AOK Productions // 2012 // 80 Minutes // Not Rated
Reviewed by Judge P.S. Colbert // May 17th, 2013
"Ninety nine percent of all my clients are straight men who are just...looking for something, you know...different." -- Aliya
Hit and miss in the way peculiar to most anthology films, and sexually explicit to a degree that's certain to render all but the most open-minded and (sexually) adventurous a bit squeamish at some point or another, Fourplay begs each viewer to ask of him or herself: what is perversion?
Four stories, each named after the locality it takes place in.
SKOKIE: Gail (Sara Sevigny) warbles in a church choir, but keeps mum on her fantasies about devout Christian friend, Marcy (Amy Jean Johnson, Pearl Diver) who sings on the same line. Agreeing to dog sit for Marcy and her husband Roger (Paul Dunckel) over Halloween weekend, Gail must contend with the occasionally ferocious tiny terrier Myra, who winds up fellating her way into the frustrated lesbian's heart.
AUSTIN: An extremely handsome heterosexual couple is in a quandary. Lily (Danielle Rene) confesses to her lover, Kai (Atticus Rowe) that she stopped taking her birth control three months ago, despite a contraceptive agreement between them. This revelation blows the lid off a great deal of simmering tension brewing betwixt the two, and after a big fight, Lily storms into an Adult Book and Video store, with a confused and tormented Kai following in hot pursuit.
TAMPA: Luis (Jose Villarreal), after finishing his lunch in the food court of a shopping mall, Luis (Jose Villareal) heads to the restroom. Soon thereafter, he's joined by a revolving cavalcade of "package inspectors," and a wild orgy ensues.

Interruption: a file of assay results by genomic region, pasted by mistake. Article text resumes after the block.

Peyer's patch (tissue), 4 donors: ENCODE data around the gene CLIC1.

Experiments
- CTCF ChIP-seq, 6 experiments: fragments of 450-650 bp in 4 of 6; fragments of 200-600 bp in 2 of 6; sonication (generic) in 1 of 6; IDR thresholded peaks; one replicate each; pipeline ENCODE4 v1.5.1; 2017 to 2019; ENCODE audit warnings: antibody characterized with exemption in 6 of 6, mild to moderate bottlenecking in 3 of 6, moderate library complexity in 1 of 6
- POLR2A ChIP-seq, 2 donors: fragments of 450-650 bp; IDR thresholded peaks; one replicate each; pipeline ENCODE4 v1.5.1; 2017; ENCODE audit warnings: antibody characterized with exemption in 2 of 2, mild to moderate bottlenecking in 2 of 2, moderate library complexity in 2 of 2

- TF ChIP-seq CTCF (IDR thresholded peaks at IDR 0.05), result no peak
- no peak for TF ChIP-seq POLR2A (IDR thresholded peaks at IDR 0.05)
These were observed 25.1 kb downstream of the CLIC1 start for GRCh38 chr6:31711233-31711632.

SAN FRANCISCO: Crossdressing prostitute Aliya (Paul Soileau) is set up for a meeting with a middle-aged, quadriplegic man (Gary Chason, Dear Pillow), able only to communicate by blinking his eyes. Another hurdle to overcome for Aliya is the fact that her client, Tom, is straight, and in fact, the meeting was arranged by his wife, Anne (Cyndi Williams).
Each vignette averages about twenty minutes, so going into the direct action of any one threatens to raise dreaded "spoiler alerts," which I always prefer to avoid.
Fourplay immediately handicaps itself by beginning with its weakest link. Once, I might have written this segment's failure off because I believed it impossible to make any human participant in an act of bestiality sympathetic in any way. Now, I can think of two examples where this was pulled off: in Woody Allen's Everything You Always Wanted To Know About Sex *But Were Afraid To Ask, Gene Wilder (The World's Greatest Lover) managed to both tickle the funny bone and pluck the heart strings with his portrayal of a man so enamored of a sheep named Daisy that he gave up his beautiful wife, a promising career, and a virtual guarantee of upper middle-class happily-ever-after to be with his little lamb. And when Bobcat Goldthwait mentioned that his film Sleeping Dogs Lie opened with a "bestiality scene, which is tastefully done, by the way," Gol-durned if he wasn't telling the truth!